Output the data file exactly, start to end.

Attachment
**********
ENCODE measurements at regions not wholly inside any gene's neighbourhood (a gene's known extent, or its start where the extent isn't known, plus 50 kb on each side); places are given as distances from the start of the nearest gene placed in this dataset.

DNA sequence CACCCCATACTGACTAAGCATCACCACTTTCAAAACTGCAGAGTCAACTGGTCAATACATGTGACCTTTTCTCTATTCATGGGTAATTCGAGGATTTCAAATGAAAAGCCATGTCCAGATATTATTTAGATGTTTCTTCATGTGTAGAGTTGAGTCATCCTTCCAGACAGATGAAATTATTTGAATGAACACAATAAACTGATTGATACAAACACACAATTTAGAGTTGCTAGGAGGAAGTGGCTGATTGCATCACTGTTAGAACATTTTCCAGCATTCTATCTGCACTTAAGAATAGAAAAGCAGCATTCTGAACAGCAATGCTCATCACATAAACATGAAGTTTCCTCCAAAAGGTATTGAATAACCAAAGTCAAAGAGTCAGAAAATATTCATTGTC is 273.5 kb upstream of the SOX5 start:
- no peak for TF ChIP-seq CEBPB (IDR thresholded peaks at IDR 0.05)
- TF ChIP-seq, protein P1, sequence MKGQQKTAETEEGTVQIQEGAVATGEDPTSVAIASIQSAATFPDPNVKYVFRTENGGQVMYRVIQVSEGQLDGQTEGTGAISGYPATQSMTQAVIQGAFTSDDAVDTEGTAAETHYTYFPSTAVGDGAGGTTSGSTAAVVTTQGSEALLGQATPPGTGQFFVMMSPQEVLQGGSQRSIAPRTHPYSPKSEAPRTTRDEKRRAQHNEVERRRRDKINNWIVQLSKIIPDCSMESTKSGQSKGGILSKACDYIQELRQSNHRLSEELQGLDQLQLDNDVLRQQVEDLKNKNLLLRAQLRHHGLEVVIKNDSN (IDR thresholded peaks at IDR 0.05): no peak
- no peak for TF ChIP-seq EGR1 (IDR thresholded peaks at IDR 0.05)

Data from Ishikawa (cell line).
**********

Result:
ENCODE measurements at regions not wholly inside any gene's neighbourhood (a gene's known extent, or its start where the extent isn't known, plus 50 kb on each side); places are given as distances from the start of the nearest gene placed in this dataset.

DNA sequence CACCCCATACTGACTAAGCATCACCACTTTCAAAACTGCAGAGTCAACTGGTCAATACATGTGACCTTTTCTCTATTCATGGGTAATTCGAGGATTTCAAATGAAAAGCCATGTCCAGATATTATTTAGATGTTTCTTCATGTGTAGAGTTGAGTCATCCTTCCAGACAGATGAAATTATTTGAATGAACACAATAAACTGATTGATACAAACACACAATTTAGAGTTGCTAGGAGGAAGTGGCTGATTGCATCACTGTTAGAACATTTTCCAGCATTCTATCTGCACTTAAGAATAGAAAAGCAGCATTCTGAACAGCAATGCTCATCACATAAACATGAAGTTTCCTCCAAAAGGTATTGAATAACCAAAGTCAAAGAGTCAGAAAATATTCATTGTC is 273.5 kb upstream of the SOX5 start:
- no peak for TF ChIP-seq CEBPB (IDR thresholded peaks at IDR 0.05)
- TF ChIP-seq, protein P1, sequence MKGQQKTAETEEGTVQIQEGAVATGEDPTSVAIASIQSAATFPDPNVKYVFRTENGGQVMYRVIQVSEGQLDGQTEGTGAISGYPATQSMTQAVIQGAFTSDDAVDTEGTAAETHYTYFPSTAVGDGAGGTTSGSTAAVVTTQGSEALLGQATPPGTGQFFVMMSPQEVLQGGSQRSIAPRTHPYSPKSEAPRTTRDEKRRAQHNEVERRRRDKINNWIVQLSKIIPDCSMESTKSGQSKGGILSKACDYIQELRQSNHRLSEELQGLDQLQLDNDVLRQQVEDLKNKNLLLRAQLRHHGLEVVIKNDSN (IDR thresholded peaks at IDR 0.05): no peak
- no peak for TF ChIP-seq EGR1 (IDR thresholded peaks at IDR 0.05)

Data from Ishikawa (cell line).